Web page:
Super Tuesday is the second biggest event on the US election calendar. In just one day, 14 states head to the polls to decide who they want to see take on Donald Trump come November.
It was supposed to be a big night for Bernie Sanders, the most progressive candidate in the race, where he confirmed his position as the front runner for the nomination. That plan was completely turned on its head. Instead, a resurgent Joe Biden, the centrist Democrat establishment candidate, has turned what was supposed to be Sanders’s victory lap into a high octane two-horse race. Just days ago, it seemed like his campaign was all but over. So how did such a remarkable turnaround happen?
In short, it came down to momentum. Just four days before Super Tuesday, the state of South Carolina held its primary, and Joe Biden managed to translate his popularity amongst African American voters into a commanding victory in one of America’s most multi-racial states. The momentum he gathered here kickstarted his campaign, and on Super Tuesday, the impact was hard to ignore. In states that were estimated to be close between himself and Sanders, Biden won, sometimes by a significant margin. Biden won states such as Tennessee and Arkansas, places he didn’t even campaign in.
But it wasn’t just his victory in South Carolina that allowed him to march towards Super Tuesday as the leading candidate. In the days preceding, centrist candidates Pete Buttigieg and Amy Klobuchar ended their campaigns, deciding to row in behind Biden. Now, the Democratic Party’s centrist vote was united behind one candidate. The progressive vote, on the other hand, was still split, between Sanders and Elizabeth Warren.
It would be wrong to say Sanders did not do well on Super Tuesday. He managed to take California, the biggest prize of the night. He also continues to generate much more in donations than Biden and he still did extremely well with his core of young and Hispanic voters. But it is clear that there was a concerted effort by Democrat centrists to stop Sanders winning the nomination. Even the mildest of conspiracy theorists would find it hard not to question whether the swell of endorsements that came Biden’s way in the run up to Super Tuesday were not part of an orchestrated campaign. There are even mutterings that Barack Obama spent his weekend trying to get the centrist candidates to work together to defeat Sanders.
Since Super Tuesday, both progressive candidate Elizabeth Warren and billionaire Michael Bloomberg have exited the race. Warren’s exit is hugely beneficial to Sanders, as the progressive vote will now no longer be split. At the time of writing, Warren has yet to formally endorse another candidate. This endorsement will be highly sought after. Sanders would surely seem like the obvious choice; however, she may succumb to the temptation of backing who the eventual winner looks likely to be. At this stage, that is Joe Biden, and if she were to endorse him, it could be damaging for Sanders’ campaign. Warren would bring with her young voters, the exact group from which Biden struggles to garner support. On a joint ticket, the pair could be a truly unstoppable force.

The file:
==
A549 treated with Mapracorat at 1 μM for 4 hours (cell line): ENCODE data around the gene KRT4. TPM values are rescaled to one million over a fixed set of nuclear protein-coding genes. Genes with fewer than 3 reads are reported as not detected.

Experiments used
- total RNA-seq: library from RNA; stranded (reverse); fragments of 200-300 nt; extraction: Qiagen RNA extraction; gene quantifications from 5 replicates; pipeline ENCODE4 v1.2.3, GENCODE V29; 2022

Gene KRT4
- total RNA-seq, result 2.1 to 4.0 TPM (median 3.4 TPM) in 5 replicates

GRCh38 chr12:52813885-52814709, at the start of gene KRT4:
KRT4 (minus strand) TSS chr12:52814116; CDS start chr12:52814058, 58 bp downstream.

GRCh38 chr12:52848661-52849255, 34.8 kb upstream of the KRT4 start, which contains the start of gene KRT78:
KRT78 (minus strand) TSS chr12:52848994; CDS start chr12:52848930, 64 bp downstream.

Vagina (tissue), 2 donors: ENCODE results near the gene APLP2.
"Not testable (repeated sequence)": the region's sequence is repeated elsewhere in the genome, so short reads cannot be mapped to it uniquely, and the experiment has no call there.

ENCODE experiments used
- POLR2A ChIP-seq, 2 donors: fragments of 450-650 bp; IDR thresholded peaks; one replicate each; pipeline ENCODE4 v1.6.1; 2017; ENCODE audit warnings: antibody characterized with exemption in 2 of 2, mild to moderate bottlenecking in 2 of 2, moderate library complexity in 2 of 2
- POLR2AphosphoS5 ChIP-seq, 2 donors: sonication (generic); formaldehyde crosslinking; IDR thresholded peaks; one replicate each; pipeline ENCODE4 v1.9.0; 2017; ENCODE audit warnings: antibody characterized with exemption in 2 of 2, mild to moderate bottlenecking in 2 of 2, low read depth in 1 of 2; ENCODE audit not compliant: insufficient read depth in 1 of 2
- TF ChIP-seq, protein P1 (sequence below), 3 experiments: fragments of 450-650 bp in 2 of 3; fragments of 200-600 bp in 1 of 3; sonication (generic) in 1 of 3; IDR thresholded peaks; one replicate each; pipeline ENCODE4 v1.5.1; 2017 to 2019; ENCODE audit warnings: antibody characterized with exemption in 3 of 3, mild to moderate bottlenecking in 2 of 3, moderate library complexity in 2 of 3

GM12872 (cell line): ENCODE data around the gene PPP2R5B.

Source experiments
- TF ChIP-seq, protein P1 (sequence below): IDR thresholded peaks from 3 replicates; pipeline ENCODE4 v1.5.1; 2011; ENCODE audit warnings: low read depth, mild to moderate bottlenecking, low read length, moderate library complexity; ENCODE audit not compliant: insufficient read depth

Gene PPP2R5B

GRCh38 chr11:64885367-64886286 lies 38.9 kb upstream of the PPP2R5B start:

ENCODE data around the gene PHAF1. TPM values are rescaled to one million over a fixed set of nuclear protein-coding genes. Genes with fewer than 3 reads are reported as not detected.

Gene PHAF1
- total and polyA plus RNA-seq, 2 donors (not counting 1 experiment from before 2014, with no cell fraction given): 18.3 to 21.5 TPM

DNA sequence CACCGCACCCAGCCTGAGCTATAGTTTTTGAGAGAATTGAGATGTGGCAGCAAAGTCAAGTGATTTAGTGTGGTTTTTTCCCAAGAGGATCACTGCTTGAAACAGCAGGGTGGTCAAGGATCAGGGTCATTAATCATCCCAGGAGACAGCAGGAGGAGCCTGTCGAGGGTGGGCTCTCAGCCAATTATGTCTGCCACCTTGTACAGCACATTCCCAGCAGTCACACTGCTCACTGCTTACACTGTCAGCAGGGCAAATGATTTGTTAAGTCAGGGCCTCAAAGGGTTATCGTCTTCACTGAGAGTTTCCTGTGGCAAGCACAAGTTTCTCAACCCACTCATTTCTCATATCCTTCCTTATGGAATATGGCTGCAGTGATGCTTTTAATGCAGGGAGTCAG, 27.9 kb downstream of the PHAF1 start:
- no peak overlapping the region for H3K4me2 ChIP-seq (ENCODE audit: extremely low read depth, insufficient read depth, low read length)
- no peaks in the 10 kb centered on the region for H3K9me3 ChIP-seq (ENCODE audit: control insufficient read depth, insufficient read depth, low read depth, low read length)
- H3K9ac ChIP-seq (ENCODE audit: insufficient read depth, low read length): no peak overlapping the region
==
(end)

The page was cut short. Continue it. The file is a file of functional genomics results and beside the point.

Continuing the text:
As for Bloomberg, who spent half a billion dollars on his campaign and has since endorsed Joe Biden, missing the first four state primaries proved fatal. In the world of politics, it is momentum that counts, not money, and Biden had that in bucket loads in the run up to Super Tuesday.
What this contest ultimately comes down to is who can best beat Donald Trump come November. Biden’s appeal is that he is a calm head who can restore honour to the Presidency, and end the acrimony of the last four years. He thinks that people do not want a political revolution, and would rather go back to the gentler politics that prevailed before 2016. Sanders, on the other hand, thinks radicalism is needed to win back the working-class voters who backed Trump in 2016. His view is that people voted for a political revolution in 2016, and that the Democrats must rise to that challenge.
It seems that a fundamental split in the Democratic Party remains between the older and African American voters who tend to support Biden, and the younger and Hispanic voters who typically support Sanders. There is no evidence to suggest that this bitter divide will be easily papered over. To many observers, it seems impossible that the Democrats can win the election in November without a candidate capable of bringing this broad coalition together.
As things stand, just one thing is certain. In the Democrat race to take on Donald Trump, momentum is everything. The person with that momentum right now is Joe Biden, but questions remain over how long he will hold onto it.